Find out what your legal responsibilities are when it comes to Japanese knotweed, how to get rid of it and whether it affects your home insurance
Japanese knotweed is a non-native, invasive plant that can grows extremely fast, reaching up to 3 metres tall with roots that spread for metres in all directions.
It won’t be stopped by tarmac and can spread from even the smallest piece of root left in the ground, making it a risky plant to have near your home.
If not properly maintained or removed, knotweed can cause subsidence and structural damage to your property.
However, most home insurance policies don’t cover knotweed damage or removal, so you won’t be able to make a claim.
On the bright side, having knotweed on your property shouldn’t affect the price of your home insurance as it’s not included in the cover. We don’t ask you about it during our quote process.
It’s perfectly legal to grow knotweed on your premises. However, there are some rules you need to abide by:
Disposal of the weed is strictly controlled, too. You could face a fine up to £5,000 and up to 2 years in prison if you don’t dispose of it correctly. You can view the full rules on the gov.uk website.
There are certain characteristics that make it easy to identify Japanese knotweed. Look for:
The weed dies back during the winter and begins to grow again during the spring. Here’s how to spot Japanese knotweed throughout the year:
Spring: Purple shoots emerge from the ground, eventually forming thick canes
Summer: The canes develop purple flecks. By late summer they sprout spiky clusters of off-white flowers
Autumn and winter: The flowers die off leaving dead, hollow brown bamboo-like canes
Japanese knotweed is notoriously tricky to get rid of. It can grow back from a tiny piece of root and can take years to kill with chemicals.
The best way to get rid of knotweed is to hire a company that specialises in removing it.
Doing this could get expensive though, so this might be an option when you have a large amount of persistent knotweed.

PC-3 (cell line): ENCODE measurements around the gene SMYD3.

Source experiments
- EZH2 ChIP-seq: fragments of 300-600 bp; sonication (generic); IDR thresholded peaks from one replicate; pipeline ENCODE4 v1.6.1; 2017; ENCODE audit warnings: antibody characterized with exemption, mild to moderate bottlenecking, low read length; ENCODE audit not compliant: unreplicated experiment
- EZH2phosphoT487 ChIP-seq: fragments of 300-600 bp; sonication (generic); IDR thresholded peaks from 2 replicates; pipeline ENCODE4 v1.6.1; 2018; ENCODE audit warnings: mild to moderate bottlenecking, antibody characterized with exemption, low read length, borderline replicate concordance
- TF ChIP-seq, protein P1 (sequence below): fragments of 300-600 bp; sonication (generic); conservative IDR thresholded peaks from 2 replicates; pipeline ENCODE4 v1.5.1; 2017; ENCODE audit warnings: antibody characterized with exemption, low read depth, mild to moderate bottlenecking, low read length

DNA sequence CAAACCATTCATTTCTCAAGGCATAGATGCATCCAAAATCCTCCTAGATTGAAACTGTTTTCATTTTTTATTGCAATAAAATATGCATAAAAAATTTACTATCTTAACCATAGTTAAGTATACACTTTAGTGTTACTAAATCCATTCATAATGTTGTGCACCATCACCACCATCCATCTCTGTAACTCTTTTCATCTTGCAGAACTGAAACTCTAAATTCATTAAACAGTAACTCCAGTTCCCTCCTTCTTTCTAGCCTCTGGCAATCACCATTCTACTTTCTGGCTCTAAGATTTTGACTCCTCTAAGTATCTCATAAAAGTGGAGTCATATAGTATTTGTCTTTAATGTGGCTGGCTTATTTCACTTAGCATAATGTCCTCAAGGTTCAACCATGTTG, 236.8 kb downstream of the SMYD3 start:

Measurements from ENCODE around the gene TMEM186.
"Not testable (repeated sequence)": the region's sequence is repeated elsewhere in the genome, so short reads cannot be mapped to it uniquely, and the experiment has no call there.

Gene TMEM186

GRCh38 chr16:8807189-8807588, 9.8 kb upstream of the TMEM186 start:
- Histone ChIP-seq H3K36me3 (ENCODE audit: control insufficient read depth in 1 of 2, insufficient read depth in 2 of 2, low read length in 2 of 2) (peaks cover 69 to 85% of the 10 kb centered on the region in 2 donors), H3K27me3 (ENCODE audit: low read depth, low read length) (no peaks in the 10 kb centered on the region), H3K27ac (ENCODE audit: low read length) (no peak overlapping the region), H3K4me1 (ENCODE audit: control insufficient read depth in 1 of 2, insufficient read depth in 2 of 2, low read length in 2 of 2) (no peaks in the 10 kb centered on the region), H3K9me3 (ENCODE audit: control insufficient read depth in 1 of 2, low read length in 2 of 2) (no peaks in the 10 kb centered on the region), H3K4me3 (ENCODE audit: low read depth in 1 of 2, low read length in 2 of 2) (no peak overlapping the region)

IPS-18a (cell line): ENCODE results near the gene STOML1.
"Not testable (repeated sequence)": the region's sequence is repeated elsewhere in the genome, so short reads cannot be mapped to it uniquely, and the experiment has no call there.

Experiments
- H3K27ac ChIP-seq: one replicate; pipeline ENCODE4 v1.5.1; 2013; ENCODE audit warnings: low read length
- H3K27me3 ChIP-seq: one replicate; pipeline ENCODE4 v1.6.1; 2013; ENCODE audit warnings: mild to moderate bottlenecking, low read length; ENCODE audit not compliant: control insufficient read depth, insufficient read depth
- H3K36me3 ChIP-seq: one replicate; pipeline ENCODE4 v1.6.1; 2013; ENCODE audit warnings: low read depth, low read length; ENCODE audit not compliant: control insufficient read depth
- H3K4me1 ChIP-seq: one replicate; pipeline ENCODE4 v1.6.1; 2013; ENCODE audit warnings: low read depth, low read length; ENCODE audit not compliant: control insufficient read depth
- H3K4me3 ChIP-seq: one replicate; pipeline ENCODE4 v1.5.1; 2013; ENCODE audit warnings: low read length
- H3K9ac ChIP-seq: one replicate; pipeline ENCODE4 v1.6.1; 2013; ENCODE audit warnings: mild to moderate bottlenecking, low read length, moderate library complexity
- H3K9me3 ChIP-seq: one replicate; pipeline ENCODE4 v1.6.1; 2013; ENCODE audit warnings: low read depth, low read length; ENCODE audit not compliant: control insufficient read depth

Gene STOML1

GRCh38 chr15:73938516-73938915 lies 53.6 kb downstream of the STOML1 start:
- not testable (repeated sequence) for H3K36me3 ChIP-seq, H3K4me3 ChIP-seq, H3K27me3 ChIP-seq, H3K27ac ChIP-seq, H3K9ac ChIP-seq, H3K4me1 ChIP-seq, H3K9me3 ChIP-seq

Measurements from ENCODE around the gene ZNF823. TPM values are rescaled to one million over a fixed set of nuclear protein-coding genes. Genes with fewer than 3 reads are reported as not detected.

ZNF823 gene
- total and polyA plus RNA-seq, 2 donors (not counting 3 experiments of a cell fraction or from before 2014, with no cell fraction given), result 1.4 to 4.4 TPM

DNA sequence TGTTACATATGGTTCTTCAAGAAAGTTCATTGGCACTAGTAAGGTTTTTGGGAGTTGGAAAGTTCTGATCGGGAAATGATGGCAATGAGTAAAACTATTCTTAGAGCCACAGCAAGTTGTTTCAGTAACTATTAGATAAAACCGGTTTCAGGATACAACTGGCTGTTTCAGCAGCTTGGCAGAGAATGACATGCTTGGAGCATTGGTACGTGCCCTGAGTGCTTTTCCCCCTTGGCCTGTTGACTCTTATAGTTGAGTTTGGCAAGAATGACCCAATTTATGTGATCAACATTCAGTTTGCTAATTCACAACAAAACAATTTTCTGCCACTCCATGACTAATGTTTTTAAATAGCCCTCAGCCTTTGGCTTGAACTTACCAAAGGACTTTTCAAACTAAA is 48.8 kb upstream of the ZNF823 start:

Make sure any professionals you hire are registered waste carriers, so you'll know the knotweed will be disposed of correctly.
It’s possible to get chemicals to spray on the plants to help prevent them spreading.
This can take up to 3 years to render the plant dormant, making it extremely time consuming.
Professional contractors will have access to more powerful chemicals which could speed up the process. Weigh up the cost of the treatment against the inconvenience of doing it yourself.
It’s possible to dig up the knotweed and burn it yourself.
You'll need to make sure to dig up all the weed, or it could continue growing from the left-over root. You also need to wait until the weed is dry before you can burn it, and you may only do so in line with your local bylaws.
Businesses wanting to burn Japanese knotweed will need to tell the Environment Agency at least a week before they burn it, and the environmental health officer at your local council.
Burning alone doesn’t always destroy the rhizomes, so you’ll need to properly dispose of the remains after.
You must check with the Environment Agency before you bury non-native invasive plants.
You can deeply bury Japanese knotweed at the site it’s growing if you:
You must also make sure the membranes used are:
It’s generally recommended that you hire a professional company to bury Japanese knotweed for you.
For properties with Japanese knotweed, your mortgage lender will want to see assurances that it’ll be eradicated before agreeing to your mortgage payment.
If you're buying a home in an area with a large risk of knotweed but it hasn’t been discovered on your property yet (or if it’s been successfully treated in the past), your conveyancer may advise you to take out indemnity insurance.
Indemnity cover provides protection to buyers, mortgage lenders and successors in title if knotweed is discovered.
This could cover the cost of a survey report to confirm the presence of knotweed, the cost of treatment, repair of any damage caused and legal defences in the event of a third party being affected.
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